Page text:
Graphics or Links
Graphics or Links is an artwork element that is used in the document that may need to be sent with the native files. Save all elements in CMYK color mode not RGB, colors on the screen will shift somewhat in the conversion (e.g. blue on the screen will be bright blue but when converted to CMYK it will be duller and may turn to purple.) The Pantone book will provide several colors that are achievable in CMYK and will give you a good reference of what the final print will look like. (See Color Setup for more information.)
Resources is another name for all graphics files and fonts that are used in the original layout program. These images, links, and fonts should be included with native files. (e.g. InDesign, Quark) If files are not included, low res screenshots will be included in the document, and most likely we will be contacting you about the low quality.
Image Types or artwork elements that are pictures, drawings, backgrounds, or logos used throughout a project that are not text. These images can be two types of basic illustrations. They can be two types of files Raster (photos) or Vector (scalable line drawings).
Raster vs. Vector
Raster images consist of non-scalable pixels or dots that will blur when enlarged too much and can appear grainy or blurry on the press.
Vector graphics consist of actual mathematical line formulas that can be scaled without losing any clarity.
With raster image resolution at 72, the pixels that make up the image are easily viewable.
Vector Images provide a resolution independent graphic that can be scaled to any size and remain clean and crisp in appearance.
Raster Image Wrong Resolution
If the Image resolutions is altered to make it a higher resolution it will make the image appear blurry because there was not enough information in the file to properly scale the pixels up.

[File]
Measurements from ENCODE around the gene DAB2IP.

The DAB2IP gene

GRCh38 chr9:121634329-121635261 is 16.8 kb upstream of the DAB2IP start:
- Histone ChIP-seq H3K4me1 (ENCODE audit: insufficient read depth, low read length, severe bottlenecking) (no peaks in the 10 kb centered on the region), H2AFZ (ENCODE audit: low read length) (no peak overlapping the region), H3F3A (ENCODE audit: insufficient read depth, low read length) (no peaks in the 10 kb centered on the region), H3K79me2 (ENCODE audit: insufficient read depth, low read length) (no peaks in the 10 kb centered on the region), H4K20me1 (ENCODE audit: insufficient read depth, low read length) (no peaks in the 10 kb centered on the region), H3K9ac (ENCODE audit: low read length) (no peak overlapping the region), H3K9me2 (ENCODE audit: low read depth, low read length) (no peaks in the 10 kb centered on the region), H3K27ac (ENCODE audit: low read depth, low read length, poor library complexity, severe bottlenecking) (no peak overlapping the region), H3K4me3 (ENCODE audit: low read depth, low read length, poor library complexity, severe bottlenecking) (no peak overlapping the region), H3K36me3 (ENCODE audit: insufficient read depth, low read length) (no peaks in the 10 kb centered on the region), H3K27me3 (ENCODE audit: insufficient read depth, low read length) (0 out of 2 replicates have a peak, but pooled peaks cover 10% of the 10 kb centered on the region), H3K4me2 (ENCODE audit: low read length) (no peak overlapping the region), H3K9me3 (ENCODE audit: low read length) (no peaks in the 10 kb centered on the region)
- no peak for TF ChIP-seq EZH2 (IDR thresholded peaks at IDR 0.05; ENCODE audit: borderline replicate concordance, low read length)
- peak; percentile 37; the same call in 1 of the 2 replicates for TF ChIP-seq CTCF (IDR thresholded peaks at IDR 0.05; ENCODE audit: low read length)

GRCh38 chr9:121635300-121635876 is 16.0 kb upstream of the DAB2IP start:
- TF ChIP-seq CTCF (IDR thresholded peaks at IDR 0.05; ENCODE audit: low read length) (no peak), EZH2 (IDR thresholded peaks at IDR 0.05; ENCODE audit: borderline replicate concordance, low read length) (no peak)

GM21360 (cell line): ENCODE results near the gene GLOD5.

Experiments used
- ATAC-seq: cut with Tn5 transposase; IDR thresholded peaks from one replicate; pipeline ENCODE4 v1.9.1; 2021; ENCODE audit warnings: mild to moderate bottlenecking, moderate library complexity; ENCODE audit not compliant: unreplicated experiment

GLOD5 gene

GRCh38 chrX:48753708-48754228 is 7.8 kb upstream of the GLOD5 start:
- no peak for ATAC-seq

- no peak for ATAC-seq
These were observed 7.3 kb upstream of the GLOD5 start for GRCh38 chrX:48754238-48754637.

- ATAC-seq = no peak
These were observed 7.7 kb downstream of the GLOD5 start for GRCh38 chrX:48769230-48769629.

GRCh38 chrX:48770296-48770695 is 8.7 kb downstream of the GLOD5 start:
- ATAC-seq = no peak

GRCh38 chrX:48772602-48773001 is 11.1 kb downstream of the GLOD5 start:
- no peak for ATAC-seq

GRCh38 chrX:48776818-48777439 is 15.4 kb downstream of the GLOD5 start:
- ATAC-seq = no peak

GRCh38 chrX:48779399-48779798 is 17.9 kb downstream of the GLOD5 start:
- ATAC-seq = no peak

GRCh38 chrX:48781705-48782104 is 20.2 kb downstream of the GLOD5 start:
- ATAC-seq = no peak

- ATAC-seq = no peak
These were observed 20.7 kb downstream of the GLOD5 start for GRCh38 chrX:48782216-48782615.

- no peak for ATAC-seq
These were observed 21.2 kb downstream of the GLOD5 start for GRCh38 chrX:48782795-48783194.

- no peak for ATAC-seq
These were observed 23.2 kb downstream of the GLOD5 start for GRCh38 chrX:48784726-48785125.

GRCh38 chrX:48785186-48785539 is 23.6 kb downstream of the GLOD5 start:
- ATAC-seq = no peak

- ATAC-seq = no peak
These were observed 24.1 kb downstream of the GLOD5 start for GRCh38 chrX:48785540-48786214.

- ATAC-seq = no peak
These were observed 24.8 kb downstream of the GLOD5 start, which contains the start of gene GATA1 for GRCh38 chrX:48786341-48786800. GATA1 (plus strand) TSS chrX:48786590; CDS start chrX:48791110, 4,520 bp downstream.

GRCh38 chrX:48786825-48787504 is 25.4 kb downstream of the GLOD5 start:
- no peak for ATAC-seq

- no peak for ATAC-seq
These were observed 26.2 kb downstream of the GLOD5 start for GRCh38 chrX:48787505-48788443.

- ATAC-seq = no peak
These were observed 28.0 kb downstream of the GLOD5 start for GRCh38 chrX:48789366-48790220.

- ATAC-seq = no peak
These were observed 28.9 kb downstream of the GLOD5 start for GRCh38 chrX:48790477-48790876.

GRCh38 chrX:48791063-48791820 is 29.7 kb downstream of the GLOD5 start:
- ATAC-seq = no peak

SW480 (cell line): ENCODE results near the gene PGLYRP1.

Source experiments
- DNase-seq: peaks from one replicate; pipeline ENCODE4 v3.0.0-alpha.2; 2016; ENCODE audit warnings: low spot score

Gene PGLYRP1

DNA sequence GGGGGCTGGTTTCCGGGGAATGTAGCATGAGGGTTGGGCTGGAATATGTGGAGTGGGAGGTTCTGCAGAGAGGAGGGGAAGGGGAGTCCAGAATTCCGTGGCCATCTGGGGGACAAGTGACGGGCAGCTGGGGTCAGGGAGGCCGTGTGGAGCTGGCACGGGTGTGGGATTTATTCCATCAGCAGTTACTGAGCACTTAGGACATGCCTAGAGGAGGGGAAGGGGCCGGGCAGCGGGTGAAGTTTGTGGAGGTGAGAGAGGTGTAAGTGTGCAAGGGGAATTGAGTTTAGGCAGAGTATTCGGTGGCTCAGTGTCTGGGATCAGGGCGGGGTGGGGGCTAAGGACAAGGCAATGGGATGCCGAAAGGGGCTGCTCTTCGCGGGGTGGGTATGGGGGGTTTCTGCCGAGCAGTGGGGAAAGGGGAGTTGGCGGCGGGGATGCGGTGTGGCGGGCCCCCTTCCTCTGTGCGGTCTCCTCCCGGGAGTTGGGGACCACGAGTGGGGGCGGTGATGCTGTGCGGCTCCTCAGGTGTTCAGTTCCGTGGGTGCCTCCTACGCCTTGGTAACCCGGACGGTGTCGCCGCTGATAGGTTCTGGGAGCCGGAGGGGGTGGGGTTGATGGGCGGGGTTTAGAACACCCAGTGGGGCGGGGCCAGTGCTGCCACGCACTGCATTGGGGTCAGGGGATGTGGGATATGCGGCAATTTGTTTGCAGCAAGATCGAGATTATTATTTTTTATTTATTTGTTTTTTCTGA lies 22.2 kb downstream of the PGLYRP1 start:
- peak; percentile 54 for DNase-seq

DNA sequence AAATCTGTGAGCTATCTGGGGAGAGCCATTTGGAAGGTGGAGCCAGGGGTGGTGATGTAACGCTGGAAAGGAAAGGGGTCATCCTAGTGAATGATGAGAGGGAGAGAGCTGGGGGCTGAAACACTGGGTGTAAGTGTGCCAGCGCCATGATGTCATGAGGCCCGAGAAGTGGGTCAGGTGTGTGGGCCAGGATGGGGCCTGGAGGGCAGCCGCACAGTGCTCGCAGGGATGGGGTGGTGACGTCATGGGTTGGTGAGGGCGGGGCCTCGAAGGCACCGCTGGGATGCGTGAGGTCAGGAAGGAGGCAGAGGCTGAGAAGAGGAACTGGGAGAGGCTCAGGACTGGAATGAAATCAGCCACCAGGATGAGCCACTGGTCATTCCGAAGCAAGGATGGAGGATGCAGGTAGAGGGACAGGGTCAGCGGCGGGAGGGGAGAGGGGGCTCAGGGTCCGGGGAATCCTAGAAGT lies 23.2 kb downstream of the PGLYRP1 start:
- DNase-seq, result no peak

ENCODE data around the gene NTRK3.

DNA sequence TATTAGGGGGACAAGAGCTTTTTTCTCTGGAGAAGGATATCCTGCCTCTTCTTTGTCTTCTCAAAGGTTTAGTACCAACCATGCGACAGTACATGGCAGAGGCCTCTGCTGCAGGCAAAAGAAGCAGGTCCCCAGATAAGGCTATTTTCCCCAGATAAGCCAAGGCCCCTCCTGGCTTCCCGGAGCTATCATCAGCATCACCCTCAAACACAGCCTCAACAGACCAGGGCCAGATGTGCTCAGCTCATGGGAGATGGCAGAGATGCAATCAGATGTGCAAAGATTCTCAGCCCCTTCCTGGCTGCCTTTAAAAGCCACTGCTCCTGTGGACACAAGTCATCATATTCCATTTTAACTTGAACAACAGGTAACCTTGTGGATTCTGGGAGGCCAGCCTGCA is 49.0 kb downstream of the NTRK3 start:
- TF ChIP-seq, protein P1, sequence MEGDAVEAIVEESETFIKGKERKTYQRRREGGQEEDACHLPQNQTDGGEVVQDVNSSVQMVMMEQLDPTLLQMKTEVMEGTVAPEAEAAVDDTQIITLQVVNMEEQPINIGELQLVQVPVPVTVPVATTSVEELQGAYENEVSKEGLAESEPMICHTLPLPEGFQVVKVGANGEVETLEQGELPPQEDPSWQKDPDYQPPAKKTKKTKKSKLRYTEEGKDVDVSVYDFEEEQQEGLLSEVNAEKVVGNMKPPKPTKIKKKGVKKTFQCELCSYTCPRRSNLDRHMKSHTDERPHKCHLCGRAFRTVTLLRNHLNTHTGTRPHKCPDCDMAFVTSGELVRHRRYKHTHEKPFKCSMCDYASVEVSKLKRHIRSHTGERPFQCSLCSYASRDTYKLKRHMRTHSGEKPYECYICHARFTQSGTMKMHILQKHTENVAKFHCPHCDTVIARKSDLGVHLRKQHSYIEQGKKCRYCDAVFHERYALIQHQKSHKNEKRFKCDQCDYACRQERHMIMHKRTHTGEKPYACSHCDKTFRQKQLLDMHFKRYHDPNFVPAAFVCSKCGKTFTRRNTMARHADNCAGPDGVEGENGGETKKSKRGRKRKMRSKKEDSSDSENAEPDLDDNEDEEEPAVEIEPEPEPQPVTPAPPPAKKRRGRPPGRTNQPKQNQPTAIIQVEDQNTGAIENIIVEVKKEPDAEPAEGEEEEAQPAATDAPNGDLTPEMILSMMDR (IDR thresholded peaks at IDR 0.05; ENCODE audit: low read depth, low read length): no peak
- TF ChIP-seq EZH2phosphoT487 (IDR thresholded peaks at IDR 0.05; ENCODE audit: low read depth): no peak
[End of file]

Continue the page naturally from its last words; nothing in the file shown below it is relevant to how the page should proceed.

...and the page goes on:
All “raster” images need to be provided at a minimum of 300 PPI/DPI for good print quality on final project. Make sure that Raster Effects that may have been used in an Illustrator file also be set to 300 dpi. Although PPI and DPI are related they are referring to different ways to measure aspects of the image provided. (Pixels Per Inch or Dots Per Inch) Both terms are somewhat interchangeable and commonly used in the print industry to reference the amount of information an image holds. The higher the resolution the better the quality of the final piece.
PPI vs. DPI
PPI or Pixels Per Inch is used to measure the number of squares (pixels) per linear inch on the screen that the image holds. These pixels are converted in-house by the printer to dots for reproduction purposes. The PPI measurement can be the same as DPI but is always recommended to be 300ppi for high-quality commercial print.
DPI or Dots Per Inch is typically used to describe the number of physical dots per linear inch put down by the printer on the printed piece. This amount of Press Dots printed per linear inch is controlled in-house by the printer. These press dots create the illusion of the intended colors with only 4 inks being used. The dots are also limited by the equipment the project will be reproduced on. The DPI measurement is anywhere from 300dpi to 1200dpi, although on most projects, 300dpi is recommended for the best quality.
Pixels vs Dots
Press Dot Color